Hurry up and wait for the wine
By Sara Schneider, Sunset wine editor
The wine for our ultra-local feast is pressed off and sitting there all murky and brooding in its glass carboys. We’ve topped each with a “ferm lock”—a cool rubber-and-glass stopper that allows bubbles out (the wine’s last gasps from fermentation) but no air in. All the books say to stand by.
The yeast might take a little while to eat up the last dregs of sugar, and the malolactic bacteria might take even longer—weeks? months?—to transform the harsh malic acids into creamy lactic ones. Until the bugs eat their fill, the wine might taste strangely sweet and sour (scary, considering our investment in the grapes).
And it does—the Syrah, at least. Team Wine’s most recent monitoring mission—i.e., barrel tasting (make that carboy tasting) produced a few worries. A squirt of wine from our turkey baster (which turns out to work even better than a wine thief for extracting samples from carboys) into everyone’s glass wipes out any concern about color. It’s a rich, dense, blue-ish red. The cold-soak we gave the must before we started the fermentation clearly did its job, extracting serious color and flavor from the skins and seeds.
But when we taste it en masse, nobody says a word. There’s big fruit flavor in there all right, but with a funky, tangy edge. Is that the aforementioned okay funk? Or has some of the alcohol turned into acetic acid that the books also say can happen if the wrong bacteria have gotten into your wine—on little fruit-fly legs, say?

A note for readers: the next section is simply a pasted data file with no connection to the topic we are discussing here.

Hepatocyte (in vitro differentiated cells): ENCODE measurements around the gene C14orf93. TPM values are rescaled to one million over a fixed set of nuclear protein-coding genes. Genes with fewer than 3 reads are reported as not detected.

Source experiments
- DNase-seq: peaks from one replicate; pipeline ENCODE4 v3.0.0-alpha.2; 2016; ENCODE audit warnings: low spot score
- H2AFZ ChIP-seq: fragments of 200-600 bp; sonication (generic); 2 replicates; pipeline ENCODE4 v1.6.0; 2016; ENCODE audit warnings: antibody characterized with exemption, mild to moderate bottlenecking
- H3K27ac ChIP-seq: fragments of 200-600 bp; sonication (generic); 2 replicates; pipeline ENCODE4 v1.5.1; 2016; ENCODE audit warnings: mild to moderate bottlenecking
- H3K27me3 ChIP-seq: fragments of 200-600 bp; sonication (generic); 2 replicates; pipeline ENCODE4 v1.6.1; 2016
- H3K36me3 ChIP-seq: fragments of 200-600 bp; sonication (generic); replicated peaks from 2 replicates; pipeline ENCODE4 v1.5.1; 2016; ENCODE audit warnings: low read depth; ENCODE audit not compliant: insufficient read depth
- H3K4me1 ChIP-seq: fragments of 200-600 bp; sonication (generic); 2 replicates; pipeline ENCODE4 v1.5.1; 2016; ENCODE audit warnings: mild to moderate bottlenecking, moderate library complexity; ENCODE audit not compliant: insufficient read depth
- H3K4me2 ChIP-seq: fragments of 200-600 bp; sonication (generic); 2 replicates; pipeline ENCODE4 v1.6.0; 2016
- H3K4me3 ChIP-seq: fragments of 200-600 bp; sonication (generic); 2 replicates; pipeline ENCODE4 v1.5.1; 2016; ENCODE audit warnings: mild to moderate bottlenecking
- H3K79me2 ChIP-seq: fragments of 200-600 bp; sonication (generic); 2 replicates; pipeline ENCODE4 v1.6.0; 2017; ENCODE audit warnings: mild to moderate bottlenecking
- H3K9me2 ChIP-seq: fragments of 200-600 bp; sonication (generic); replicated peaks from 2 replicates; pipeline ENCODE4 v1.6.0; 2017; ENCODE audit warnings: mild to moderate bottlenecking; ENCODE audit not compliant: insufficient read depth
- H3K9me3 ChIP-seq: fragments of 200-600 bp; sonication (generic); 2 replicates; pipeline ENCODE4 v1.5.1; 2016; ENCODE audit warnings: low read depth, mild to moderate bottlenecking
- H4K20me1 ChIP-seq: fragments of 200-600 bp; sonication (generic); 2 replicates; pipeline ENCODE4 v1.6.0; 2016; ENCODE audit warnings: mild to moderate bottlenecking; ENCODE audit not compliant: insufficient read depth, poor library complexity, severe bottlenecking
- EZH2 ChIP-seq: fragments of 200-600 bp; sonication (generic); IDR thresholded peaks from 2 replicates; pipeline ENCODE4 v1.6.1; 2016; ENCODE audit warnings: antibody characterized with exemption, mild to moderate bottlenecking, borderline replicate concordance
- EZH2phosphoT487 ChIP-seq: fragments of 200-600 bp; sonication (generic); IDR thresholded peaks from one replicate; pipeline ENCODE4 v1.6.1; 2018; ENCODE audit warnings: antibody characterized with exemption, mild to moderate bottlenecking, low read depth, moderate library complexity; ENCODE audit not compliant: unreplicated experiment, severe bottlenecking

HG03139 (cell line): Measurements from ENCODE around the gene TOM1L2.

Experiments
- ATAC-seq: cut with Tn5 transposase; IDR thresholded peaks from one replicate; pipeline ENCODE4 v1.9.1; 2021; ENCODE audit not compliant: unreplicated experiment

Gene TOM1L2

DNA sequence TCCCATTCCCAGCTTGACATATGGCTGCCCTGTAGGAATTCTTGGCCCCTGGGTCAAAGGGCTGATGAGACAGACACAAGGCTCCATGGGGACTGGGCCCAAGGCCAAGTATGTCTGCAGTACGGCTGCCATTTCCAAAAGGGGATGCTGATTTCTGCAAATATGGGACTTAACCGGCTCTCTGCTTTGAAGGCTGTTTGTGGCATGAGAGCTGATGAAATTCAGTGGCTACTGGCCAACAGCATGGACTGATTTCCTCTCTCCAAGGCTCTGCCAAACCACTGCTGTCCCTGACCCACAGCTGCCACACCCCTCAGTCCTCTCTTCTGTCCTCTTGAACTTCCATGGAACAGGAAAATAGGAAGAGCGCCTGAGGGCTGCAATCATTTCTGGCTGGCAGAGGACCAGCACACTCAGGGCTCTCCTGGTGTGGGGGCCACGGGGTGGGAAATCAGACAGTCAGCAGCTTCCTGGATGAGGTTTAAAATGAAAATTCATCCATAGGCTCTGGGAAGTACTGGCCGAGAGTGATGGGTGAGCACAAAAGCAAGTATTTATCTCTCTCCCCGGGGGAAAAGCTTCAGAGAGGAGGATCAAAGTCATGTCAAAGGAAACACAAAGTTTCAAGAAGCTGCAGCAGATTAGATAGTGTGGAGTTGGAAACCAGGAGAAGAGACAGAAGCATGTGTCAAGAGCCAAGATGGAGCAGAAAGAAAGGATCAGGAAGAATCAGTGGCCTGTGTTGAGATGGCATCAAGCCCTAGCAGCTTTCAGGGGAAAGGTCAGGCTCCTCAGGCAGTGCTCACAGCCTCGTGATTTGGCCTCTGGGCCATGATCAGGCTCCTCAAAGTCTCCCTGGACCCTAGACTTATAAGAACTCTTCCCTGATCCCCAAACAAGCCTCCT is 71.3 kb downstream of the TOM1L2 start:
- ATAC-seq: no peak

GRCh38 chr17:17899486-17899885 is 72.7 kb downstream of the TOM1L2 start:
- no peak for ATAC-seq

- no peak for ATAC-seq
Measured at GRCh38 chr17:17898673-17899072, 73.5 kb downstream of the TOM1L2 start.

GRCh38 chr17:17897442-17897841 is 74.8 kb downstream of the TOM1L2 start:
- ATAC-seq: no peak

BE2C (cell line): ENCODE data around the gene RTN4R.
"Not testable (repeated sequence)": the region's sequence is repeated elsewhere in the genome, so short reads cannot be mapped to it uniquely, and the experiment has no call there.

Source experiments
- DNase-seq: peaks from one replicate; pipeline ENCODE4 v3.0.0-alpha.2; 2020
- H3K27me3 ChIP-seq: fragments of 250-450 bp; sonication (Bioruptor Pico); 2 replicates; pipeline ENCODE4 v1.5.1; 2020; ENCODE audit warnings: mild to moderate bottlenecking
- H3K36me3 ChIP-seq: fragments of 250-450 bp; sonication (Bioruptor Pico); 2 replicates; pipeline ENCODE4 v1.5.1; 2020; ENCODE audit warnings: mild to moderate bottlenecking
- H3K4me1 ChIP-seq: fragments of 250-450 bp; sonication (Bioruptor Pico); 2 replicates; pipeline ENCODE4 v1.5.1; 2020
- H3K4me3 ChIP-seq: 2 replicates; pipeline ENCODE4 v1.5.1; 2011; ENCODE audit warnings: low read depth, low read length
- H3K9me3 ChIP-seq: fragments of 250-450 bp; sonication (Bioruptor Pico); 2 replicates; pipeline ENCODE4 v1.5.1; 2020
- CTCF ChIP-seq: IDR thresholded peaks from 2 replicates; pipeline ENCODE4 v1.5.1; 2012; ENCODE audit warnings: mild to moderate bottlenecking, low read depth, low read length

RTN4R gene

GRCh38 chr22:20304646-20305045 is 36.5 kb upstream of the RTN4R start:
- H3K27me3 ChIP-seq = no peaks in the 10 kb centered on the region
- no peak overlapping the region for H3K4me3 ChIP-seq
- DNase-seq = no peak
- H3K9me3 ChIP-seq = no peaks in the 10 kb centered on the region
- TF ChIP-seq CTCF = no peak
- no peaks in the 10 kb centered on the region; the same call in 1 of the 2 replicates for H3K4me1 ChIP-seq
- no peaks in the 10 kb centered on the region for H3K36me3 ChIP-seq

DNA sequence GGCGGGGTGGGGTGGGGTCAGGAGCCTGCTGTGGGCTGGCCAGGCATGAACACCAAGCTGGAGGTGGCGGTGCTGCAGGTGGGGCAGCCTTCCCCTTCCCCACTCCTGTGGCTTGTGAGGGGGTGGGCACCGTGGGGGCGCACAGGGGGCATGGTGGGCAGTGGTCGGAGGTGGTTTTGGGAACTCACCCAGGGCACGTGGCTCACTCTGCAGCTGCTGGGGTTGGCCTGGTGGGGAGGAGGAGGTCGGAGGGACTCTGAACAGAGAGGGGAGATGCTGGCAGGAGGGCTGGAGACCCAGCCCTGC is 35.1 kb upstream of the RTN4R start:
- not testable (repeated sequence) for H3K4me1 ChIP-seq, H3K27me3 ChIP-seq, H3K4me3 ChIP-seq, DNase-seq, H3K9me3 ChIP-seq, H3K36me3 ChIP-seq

The Chardonnay, on the other hand, tastes wonderful. The version we didn’t put any oak chips in is crisp and full of green apple and pear flavors—“Asian pear skins,” says food editor Margo True, and we know she means that in a good way; “a cross between a Mason Sauvignon Blanc and a Talley Chardonnay,” says food writer Amy Machnak, and there’s no possible negative read on that.
The “oaked” version is a little softer, a little rounder. And both are amazingly clear; the lees have settled to the bottom. Exciting stuff.
The surprise to us across the board is that every carboy tastes different. The same wine in separate vessels is living a different life.
Time to call in the expert: Thomas Fogarty winemaker Michael Martella, who sold us the grapes and juice in the first place. He’s agreed to come taste with us this week to trouble shoot. Can this wine be saved?!